People Are Talking

Elon Musk said the SolarCity acquisition wasn't as costly as people think:

  • "Even if we had simply bought SolarCity and shut it completely down we would have gotten $3 billion in cash flows for $2 billion. This is a no brainer."

Mississippi is deleting misleading comments from its health department Facebook page, a spokesperson said:

  • "The comments section of our Facebook page has increasingly come to be dominated by misinformation about COVID-19."

On Protocol | Workplace: VR is one way to help people understand bias in the workplace, Praxis Labs's Elise Smith says:

  • "It's not just building empathy, it's not just identifying barriers to equity but taking action to produce more just, equitable and inclusive workplaces."

Making Moves

Amazon snagged a Facebook team to help develop its $10 billion satellite project, according to The Information. The team reportedly includes more than a dozen employees in the LA area.

On Protocol | Workplace: TikTok will let employees work from home twice a week when its offices reopen. The company hasn't yet announced a back-to-office date.

General Motors is dropping $71 million on a new campus. The Pasadena-based center will allow the company to work on tech projects like VR and flying cars.

Apple will let you buy now and pay later. The company is working with Goldman Sachs on a tool that allows Apple Card users to pay for items over a couple weeks or several months.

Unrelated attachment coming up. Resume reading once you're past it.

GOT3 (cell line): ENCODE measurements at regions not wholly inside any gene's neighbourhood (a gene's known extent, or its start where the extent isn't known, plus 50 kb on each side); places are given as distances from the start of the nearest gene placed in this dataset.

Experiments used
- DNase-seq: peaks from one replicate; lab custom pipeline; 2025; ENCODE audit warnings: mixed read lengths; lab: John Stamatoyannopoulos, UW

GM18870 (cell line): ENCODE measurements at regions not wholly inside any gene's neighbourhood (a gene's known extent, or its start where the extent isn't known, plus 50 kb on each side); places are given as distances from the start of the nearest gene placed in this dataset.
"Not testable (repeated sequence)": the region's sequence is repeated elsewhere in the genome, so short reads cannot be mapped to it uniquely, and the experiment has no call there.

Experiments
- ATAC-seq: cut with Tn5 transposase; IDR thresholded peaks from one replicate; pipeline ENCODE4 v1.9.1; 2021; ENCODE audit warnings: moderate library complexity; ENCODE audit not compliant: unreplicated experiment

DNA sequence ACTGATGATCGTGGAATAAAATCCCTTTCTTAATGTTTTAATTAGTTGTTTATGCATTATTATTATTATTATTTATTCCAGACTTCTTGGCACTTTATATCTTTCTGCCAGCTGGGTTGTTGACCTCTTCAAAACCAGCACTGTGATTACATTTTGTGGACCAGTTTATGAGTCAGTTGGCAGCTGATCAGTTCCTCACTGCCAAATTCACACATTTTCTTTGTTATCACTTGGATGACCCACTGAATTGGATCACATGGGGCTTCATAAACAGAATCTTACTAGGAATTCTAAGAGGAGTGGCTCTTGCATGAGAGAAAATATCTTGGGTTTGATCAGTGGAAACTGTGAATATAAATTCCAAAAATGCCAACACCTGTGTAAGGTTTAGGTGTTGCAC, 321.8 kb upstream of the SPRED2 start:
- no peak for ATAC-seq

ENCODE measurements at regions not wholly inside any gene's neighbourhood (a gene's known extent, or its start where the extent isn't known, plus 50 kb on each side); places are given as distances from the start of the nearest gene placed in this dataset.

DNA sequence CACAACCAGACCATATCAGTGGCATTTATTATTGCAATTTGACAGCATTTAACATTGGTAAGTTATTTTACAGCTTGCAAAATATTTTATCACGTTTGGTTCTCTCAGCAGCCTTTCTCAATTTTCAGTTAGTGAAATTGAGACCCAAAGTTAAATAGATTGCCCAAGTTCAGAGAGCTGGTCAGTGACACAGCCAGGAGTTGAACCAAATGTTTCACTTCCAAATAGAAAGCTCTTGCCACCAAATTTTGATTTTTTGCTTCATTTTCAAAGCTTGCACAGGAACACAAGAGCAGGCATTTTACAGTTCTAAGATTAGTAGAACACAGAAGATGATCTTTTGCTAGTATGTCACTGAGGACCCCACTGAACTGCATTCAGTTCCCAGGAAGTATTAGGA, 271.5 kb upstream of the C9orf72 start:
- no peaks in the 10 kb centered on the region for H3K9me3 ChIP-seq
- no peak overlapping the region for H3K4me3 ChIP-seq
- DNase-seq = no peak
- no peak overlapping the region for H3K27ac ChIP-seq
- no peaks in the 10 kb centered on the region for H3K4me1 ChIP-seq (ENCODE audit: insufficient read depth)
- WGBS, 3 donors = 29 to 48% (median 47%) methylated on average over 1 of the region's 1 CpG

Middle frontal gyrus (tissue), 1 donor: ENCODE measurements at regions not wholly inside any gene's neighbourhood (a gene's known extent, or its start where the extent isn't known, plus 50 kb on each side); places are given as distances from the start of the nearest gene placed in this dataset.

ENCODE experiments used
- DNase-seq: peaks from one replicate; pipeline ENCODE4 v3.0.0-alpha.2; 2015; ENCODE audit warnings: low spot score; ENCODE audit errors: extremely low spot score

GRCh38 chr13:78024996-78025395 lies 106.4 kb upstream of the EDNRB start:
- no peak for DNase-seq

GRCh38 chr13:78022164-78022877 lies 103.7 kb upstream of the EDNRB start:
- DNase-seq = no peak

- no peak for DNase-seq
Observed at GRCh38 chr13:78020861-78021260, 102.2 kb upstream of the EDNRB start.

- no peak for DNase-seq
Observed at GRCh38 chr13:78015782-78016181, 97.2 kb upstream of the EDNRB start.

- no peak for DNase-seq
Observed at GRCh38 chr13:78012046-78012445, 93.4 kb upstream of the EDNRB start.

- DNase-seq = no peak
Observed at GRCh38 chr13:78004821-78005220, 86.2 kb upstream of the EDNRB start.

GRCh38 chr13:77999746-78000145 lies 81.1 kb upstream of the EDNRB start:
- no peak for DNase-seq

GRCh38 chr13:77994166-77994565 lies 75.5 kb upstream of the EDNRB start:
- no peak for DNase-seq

Alan Estevez is Biden's commerce undersecretary pick. The Deloitte consultant would be in charge of a bureau that has a big say in what technologies are exported to China.

Jen Easterly will head cybersecurity at the Department of Homeland Security. She'll play a huge role in the country's handling of ransomware attacks.

Lindsay Gorman is taking over tech strategy at the White House. She was previously a fellow at Alliance for Securing Democracy and ran a tech consulting firm.

Joseph Jerome is joining Facebook Reality Labs to work on privacy and the future of tech. He previously worked on privacy and data at the Center for Democracy and Technology and taught at Seton Hall University.

In Other News

  • Facebook knew about the Capitol riot before it happened, according to an excerpt from the bombshell book "An Ugly Truth" that came out yesterday. Company execs wanted Mark Zuckerberg to call Trump about their concerns, but they bowed out to avoid bad press.
  • Alibaba and Tencent might soon work together. The companies have famously kept each other out of their platforms, but think opening up their walled gardens could help avoid the ire of China's regulators